— John Davis, Rewilding Earth editor, writing from Split Rock Wildway, Adirondack Park, July 2018
John Davis is executive director of The Rewilding Institute and editor of Rewilding Earth. For Rewilding, he serves as a wildways scout, editor, interviewer, and writer. He rounds out his living with conservation field work, particularly within New York’s Adirondack Park, where he lives. John serves on boards of RESTORE: The North Woods, Eddy Foundation, Champlain Area Trails, Cougar Rewilding Foundation, and Algonquin to Adirondack Conservation Collaborative.
John served as editor of Wild Earth journal from 1991-96, when he went to work for the Foundation for Deep Ecology, overseeing their Biodiversity and Wildness grants program from 1997-2002. He then joined the Eddy Foundation as a board member and continues to serve as volunteer land steward for that foundation in its work to conserve lands in Split Rock Wildway. This wildlife corridor links New York’s Champlain Valley with the Adirondack High Peaks via the West Champlain Hills. John served as conservation director of the Adirondack Council from 2005 to 2010.
In 2011, John completed TrekEast, a 7600-mile muscle-powered exploration of wilder parts of the eastern United States and southeastern Canada—sponsored by Wildlands Network and following lines suggested in Dave Foreman’s book Rewilding North America—to promote restoration and protection of an Eastern Wildway. In 2012, John wrote a book about that adventure, Big, Wild, and Connected: Scouting an Eastern Wildway from Florida to Quebec, published by Island Press.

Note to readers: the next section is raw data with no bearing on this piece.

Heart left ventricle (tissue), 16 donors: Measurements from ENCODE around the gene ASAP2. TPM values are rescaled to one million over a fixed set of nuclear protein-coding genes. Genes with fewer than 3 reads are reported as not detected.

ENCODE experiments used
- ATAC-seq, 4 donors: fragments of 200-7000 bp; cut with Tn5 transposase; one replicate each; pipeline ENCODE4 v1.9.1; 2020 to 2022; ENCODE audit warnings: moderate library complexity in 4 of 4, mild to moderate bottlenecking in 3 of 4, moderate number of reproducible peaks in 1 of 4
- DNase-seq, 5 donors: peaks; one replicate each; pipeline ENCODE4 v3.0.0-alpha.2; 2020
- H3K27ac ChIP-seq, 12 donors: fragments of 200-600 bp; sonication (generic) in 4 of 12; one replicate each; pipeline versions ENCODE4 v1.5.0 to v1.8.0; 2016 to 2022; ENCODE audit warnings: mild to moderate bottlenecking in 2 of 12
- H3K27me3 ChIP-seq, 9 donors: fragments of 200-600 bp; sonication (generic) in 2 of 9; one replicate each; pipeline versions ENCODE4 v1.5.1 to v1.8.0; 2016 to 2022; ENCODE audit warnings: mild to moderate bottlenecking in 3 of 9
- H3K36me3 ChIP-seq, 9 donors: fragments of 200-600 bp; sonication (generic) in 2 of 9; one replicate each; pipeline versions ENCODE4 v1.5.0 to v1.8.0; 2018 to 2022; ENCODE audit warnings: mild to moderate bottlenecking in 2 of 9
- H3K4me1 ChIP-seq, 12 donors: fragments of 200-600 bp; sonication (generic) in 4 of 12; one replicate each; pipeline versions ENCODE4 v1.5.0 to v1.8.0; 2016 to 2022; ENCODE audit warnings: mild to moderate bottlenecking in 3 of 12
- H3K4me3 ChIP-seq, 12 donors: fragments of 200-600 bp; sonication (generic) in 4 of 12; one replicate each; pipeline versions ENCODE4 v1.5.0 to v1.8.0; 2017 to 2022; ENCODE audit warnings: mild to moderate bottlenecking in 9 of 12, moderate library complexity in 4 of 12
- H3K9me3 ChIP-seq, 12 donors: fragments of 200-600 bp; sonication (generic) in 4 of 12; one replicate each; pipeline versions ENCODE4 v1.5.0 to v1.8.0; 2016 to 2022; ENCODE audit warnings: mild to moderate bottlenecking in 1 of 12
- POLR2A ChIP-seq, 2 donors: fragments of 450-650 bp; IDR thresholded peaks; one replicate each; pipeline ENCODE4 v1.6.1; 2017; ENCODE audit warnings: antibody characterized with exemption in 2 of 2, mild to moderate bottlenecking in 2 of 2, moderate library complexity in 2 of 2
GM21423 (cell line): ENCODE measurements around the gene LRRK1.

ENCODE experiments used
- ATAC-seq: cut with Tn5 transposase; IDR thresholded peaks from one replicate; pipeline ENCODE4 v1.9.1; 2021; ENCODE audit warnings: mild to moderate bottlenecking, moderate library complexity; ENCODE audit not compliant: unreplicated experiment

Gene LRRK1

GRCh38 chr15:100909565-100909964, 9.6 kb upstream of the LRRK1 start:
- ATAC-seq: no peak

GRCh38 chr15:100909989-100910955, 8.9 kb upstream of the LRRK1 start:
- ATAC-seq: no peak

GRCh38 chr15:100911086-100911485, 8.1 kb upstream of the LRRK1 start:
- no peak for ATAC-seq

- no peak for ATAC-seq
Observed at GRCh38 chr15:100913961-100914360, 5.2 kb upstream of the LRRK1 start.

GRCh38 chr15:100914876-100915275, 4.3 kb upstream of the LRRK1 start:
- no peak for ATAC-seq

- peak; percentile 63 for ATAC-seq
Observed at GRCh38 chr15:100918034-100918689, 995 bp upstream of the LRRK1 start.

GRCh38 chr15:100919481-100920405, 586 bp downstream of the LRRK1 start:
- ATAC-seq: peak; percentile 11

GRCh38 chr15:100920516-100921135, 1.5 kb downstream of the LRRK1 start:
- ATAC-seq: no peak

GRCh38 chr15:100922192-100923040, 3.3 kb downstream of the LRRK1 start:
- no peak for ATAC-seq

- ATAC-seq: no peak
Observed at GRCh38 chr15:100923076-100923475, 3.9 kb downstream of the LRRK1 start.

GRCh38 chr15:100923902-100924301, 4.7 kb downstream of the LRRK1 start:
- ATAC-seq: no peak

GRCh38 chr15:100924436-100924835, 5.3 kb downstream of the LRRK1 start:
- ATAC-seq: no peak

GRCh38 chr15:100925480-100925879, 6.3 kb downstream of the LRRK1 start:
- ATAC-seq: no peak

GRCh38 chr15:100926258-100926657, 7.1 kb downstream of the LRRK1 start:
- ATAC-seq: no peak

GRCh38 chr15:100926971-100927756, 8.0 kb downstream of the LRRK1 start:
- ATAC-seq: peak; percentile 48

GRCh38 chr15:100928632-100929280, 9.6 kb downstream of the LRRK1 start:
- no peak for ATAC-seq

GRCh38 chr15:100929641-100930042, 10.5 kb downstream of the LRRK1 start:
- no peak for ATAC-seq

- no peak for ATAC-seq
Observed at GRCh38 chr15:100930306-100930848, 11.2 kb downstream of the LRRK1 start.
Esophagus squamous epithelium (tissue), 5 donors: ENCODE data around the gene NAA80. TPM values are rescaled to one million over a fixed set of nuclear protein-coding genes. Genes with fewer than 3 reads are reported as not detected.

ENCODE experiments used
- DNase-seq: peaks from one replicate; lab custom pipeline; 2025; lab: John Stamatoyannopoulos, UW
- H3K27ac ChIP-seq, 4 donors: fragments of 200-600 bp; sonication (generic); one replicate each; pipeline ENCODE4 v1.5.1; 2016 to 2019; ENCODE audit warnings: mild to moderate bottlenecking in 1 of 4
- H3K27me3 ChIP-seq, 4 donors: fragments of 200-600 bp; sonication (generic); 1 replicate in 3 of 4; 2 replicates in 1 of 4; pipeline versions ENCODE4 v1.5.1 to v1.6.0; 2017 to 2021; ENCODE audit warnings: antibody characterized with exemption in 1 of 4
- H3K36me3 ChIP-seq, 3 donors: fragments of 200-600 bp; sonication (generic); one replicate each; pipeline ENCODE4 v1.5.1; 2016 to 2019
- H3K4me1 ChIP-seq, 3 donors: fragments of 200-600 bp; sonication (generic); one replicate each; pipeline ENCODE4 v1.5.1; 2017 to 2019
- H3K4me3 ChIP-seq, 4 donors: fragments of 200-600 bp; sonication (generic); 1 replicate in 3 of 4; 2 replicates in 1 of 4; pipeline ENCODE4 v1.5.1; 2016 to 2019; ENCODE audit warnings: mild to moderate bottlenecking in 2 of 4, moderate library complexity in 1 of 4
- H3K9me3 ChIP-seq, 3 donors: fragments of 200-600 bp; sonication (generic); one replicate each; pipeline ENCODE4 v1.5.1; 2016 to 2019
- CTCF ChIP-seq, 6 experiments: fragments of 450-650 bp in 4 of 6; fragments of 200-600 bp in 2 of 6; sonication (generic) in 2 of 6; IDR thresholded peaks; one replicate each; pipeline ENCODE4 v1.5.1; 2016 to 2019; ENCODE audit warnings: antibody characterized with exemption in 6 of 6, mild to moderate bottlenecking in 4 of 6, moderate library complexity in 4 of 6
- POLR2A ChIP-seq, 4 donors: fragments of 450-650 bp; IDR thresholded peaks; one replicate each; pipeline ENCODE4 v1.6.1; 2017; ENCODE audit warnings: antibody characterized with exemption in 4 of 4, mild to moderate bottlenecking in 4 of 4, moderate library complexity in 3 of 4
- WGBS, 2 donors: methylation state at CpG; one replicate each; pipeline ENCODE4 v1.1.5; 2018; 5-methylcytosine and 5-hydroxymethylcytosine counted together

In 2013, John trekked from Sonora, Mexico, north along the Spine of the Continent as far as southern British Columbia, Canada, again ground-truthing Rewilding North America and promoting habitat connections, big wild cores, and apex predators—all of which would be well served by fuller protection of the Western Wildway he explored. John continues to work with many conservation groups to protect and reconnect wild habitats regionally and continentally.
John is available to give public talks on rewilding, conservation exploration, and continental wildways, as well as to write and edit on these subjects. He is also available for contract field work, particularly monitoring conservation easements, documenting threats to wildlands, and marking conservation boundaries. He can be reached at firstname.lastname@example.org and email@example.com (for his land-care work).